Chair: Dr Philip A. Berry, Lecturer in War Studies
Speaker: General the Lord Richards of Herstmonceux GCB CBE DSO DL, former Chief of the Defence Staff - the professional head of the British Armed Forces.
The Centre for Defence Studies, King’s College London is pleased to host an online conversation with General the Lord Richards of Herstmonceux. Lord Richards will consider the UK’s future role in the world, including how this will be shaped by the Integrated Review, the implications of the US presidential election result on American foreign policy and transatlantic relations, and the prospects for real peace in Afghanistan.
With the international geopolitical environment in a state of flux, the UK faces difficult choices in crafting a long-term strategy to meet existing and future challenges. Currently, the government is conducting an Integrated Review of Security, Defence, Development and Foreign Policy (IR) which will shape the UK’s future role in the world. However, against the backdrop of the coronavirus pandemic and associated spending pressures, several questions remain unanswered about the shape and nature of the IR.
On the other side of the Atlantic, there is also a great deal of uncertainty about the future course of US foreign and security policy. The outcome of the election is likely to have major implications for the international security environment and the future of transatlantic relations.
Another country facing an uncertain future is Afghanistan. Despite the US and the UK expending vast amounts of the blood and treasure during the war in Afghanistan, it remains to be seen whether this will help to produce lasting peace and end decades of conflict in the country.
General the Lord Richards of Herstmonceux GCB CBE DSO DL
General Richards led operations in East Timor, Sierra Leone, and Afghanistan. He is particularly well known for his command in Sierra Leone in 2000 when he interpreted his orders creatively to achieve much more than was at first thought possible, ensuring the ultimate defeat of the RUF rebels and the avoidance of much bloodshed in the capital Freetown. He went on to command NATO forces in Afghanistan during the Alliance’s expansion of responsibility across the whole country. Having first commanded the British Army, in 2010 he became Chief of the Defence Staff, the professional head of Britain’s armed forces and their strategic commander as well as the Prime Minister’s military adviser and a member of the National Security Council. In this capacity, amongst many other tasks, he played a major role in the Libyan campaign in 2011 and in devising the UK’s final strategy for Afghanistan. He retired in July 2013.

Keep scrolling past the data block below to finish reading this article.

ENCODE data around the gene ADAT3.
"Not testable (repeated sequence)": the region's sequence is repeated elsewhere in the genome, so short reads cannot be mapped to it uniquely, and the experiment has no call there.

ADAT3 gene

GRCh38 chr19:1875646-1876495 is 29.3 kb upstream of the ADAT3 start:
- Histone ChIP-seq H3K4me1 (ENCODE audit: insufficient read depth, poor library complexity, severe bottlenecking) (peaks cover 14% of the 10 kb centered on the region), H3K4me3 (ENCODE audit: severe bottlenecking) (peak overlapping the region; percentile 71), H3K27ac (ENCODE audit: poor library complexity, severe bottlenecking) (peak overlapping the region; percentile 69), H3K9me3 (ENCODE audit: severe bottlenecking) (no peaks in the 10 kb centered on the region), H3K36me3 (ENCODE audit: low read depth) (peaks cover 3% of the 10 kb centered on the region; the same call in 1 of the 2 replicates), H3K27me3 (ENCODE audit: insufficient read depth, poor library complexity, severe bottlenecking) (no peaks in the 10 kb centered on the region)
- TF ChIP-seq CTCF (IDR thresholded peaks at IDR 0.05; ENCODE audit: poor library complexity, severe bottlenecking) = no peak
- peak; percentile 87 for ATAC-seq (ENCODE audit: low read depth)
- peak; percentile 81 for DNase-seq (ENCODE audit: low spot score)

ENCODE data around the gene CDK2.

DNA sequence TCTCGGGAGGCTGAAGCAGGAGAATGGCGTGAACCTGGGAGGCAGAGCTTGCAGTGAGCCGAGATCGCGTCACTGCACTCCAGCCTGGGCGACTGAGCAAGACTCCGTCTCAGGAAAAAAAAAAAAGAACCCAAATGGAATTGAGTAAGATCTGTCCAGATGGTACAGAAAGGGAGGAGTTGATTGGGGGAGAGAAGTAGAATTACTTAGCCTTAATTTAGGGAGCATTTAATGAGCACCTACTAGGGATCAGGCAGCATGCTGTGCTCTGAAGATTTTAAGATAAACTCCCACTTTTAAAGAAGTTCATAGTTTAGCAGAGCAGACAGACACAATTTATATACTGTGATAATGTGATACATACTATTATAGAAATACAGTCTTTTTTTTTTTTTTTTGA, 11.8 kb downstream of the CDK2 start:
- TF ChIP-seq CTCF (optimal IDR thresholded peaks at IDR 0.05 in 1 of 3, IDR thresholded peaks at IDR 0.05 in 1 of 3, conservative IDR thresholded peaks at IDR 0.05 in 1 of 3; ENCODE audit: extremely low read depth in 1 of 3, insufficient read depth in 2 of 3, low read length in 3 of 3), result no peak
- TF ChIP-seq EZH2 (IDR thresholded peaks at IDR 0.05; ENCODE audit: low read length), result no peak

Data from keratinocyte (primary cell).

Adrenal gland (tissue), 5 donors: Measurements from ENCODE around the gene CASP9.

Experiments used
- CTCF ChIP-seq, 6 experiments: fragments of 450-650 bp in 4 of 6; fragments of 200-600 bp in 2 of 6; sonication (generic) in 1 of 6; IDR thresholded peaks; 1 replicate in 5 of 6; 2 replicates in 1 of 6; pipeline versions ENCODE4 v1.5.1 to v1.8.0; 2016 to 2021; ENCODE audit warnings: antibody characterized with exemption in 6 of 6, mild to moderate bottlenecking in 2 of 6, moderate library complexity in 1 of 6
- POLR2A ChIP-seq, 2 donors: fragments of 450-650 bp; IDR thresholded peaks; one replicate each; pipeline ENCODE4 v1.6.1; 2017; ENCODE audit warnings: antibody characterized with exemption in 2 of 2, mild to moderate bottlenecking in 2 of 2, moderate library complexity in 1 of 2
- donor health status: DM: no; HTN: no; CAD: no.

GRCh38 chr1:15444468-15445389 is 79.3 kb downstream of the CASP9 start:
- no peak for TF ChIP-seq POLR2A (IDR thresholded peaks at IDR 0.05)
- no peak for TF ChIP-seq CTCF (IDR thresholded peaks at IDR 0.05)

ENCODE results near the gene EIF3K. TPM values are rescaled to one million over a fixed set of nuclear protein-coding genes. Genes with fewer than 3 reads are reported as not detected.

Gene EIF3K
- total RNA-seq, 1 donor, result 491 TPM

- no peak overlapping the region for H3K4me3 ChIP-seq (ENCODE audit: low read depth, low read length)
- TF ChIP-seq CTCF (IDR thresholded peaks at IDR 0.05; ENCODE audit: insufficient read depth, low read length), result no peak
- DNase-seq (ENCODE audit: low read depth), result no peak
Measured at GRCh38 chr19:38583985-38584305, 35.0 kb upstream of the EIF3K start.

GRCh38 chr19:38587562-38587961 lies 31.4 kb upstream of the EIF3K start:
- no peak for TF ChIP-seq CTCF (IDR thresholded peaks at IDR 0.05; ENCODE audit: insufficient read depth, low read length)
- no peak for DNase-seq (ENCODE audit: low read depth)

His UK operational awards include a Mention in Despatches, Commander of the British Empire, Distinguished Service Order and Knight Commander of the Bath; the first officer to receive an operational knighthood since World War 2. In 2011 he received the annual Churchillian Award for leadership. He was created Baron Richards of Herstmonceux in February 2014 and now sits in the House of Lords. Amongst other appointments he is a visiting Professor of Exeter University and an Honorary Fellow of both King’s College London and Cardiff University. He is a governor of Ditchley Park, an adviser to a number of governments and commercial businesses, and Chairman of Equilibrium Global. He is also actively involved with a number of charities, especially the Royal Commonwealth Ex-Services League of which he is the Grand President. His autobiography Taking Command was published in October 2014.
Dr Philip A. Berry
Dr Philip A. Berry is a Lecturer in War Studies in the Centre for Defence Studies at King’s College London. Prior to this, he worked as a Researcher in the House of Commons. Dr Berry holds a PhD in International Politics from the University of Dundee, where his research examined Anglo–American counter-narcotics policies in Afghanistan in the post-2001 era. His work on the subject has been published in The International History Review and Diplomacy & Statecraft and his book, The War on Drugs and Anglo-American Relations: Lessons from Afghanistan, 2001-2011, was published in 2019.